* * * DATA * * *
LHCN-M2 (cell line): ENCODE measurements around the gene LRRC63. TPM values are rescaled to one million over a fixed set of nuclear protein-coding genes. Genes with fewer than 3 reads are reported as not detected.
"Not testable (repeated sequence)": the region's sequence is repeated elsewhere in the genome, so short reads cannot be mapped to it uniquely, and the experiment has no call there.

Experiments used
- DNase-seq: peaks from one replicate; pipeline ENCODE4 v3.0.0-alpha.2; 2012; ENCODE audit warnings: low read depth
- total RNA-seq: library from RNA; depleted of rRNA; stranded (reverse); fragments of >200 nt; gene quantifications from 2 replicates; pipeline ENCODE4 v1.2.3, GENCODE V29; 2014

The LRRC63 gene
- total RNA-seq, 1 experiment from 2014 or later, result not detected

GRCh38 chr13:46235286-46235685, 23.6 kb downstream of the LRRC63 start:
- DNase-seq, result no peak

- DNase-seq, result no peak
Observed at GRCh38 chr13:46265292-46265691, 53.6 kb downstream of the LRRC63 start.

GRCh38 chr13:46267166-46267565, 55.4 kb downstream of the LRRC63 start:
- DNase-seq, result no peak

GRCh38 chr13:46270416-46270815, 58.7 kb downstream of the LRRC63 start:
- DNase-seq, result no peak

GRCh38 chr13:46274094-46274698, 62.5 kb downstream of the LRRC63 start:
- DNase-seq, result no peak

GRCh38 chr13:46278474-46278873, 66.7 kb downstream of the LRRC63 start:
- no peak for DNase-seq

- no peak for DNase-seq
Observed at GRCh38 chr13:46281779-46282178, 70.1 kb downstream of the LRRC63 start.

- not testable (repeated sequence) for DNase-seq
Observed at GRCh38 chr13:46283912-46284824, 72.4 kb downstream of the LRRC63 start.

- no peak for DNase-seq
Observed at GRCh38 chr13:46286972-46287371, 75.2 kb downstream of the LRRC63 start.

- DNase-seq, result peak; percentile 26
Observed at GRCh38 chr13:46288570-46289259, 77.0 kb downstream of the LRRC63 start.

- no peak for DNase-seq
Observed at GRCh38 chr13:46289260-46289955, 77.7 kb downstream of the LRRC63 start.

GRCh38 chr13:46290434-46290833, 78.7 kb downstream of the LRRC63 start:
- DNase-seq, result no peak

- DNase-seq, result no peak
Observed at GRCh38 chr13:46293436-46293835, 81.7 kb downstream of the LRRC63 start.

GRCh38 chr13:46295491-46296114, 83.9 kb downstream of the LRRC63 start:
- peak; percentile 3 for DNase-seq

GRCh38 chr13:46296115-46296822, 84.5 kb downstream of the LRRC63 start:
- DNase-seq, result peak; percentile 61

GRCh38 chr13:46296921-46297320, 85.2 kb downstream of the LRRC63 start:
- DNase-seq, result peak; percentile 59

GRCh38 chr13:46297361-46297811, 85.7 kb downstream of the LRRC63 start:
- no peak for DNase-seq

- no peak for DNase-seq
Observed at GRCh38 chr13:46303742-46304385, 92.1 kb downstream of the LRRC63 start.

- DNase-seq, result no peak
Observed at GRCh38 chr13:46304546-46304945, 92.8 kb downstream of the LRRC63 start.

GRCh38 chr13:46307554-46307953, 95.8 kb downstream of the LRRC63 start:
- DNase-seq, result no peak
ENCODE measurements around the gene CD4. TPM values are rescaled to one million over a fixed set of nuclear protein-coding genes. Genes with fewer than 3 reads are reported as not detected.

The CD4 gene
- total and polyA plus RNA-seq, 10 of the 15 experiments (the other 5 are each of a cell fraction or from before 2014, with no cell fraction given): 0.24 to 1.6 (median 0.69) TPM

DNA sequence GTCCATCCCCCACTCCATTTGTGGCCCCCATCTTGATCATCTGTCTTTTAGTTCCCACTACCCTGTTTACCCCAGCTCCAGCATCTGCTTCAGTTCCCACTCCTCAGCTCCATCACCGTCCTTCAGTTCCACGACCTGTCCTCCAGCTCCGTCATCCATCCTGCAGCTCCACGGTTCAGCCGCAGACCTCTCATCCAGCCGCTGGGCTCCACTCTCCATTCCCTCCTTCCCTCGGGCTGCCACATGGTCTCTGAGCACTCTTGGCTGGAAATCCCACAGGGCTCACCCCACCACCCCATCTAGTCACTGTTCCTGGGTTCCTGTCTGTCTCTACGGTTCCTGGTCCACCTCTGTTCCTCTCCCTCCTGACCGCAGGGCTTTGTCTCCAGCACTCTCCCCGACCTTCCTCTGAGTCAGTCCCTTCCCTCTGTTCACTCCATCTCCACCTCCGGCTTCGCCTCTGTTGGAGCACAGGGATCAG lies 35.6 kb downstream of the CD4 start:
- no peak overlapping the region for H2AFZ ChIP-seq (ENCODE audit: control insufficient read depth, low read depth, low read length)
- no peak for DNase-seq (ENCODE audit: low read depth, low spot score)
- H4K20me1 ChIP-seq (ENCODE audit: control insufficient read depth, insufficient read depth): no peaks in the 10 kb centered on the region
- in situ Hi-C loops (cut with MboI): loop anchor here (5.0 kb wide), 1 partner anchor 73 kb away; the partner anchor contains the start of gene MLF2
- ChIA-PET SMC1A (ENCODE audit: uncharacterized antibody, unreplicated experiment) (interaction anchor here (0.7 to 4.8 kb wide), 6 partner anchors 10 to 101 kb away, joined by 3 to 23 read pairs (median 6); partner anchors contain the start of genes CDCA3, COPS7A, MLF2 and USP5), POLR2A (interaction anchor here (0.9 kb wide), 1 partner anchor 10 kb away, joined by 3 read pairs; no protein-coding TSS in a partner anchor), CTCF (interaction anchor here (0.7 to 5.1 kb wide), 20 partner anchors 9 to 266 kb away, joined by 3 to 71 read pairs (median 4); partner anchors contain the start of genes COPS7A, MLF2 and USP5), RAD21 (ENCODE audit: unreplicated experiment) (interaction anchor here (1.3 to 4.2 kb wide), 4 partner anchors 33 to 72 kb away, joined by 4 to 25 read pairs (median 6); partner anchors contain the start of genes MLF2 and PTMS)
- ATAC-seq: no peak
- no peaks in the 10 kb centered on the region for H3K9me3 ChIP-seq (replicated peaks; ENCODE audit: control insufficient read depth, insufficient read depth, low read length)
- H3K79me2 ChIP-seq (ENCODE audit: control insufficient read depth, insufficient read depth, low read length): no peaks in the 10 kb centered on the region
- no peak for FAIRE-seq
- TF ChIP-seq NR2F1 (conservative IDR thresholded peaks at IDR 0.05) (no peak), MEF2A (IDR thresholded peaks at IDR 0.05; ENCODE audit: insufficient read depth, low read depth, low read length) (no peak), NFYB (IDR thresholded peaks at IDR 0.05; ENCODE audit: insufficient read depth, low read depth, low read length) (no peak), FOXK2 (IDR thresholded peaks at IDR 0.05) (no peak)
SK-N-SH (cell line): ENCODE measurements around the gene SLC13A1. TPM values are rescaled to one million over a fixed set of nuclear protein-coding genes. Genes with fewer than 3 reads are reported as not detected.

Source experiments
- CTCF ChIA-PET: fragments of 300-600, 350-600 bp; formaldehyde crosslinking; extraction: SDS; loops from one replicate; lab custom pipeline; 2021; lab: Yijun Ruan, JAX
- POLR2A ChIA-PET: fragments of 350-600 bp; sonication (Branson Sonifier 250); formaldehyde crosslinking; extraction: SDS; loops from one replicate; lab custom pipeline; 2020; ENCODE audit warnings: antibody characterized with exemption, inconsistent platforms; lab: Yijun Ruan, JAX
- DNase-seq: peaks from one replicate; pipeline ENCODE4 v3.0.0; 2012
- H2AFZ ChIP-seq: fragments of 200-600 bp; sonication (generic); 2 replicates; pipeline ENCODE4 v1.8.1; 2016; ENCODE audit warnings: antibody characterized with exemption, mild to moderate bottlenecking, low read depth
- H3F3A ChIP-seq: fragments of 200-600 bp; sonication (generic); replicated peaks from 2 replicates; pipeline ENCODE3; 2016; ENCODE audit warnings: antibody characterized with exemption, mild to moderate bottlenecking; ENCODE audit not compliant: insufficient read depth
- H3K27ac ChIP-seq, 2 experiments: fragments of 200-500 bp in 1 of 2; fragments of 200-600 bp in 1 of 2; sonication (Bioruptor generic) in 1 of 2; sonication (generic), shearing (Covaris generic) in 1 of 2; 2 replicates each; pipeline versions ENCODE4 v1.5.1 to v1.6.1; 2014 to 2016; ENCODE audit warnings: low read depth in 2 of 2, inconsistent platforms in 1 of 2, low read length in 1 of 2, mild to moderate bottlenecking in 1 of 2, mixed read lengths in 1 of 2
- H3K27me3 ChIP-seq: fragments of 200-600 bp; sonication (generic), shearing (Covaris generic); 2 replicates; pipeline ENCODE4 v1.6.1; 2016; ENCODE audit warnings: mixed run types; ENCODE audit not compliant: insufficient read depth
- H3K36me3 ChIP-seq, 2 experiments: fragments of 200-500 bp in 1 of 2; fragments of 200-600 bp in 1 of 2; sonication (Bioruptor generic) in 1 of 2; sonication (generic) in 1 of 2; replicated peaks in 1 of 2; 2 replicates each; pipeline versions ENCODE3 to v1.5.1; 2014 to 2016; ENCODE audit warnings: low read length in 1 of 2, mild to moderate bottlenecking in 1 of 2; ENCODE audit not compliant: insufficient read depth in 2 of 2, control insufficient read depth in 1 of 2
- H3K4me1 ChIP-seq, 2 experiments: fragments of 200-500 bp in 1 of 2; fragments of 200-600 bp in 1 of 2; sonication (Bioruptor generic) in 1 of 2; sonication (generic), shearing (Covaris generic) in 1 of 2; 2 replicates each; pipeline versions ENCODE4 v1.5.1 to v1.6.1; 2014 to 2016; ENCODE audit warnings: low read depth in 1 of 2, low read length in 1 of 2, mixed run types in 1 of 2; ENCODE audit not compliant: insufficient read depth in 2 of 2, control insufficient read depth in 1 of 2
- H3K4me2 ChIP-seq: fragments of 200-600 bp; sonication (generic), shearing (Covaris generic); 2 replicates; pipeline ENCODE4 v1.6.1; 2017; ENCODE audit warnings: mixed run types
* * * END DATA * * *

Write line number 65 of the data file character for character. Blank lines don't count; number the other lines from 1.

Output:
- POLR2A ChIA-PET: fragments of 350-600 bp; sonication (Branson Sonifier 250); formaldehyde crosslinking; extraction: SDS; loops from one replicate; lab custom pipeline; 2020; ENCODE audit warnings: antibody characterized with exemption, inconsistent platforms; lab: Yijun Ruan, JAX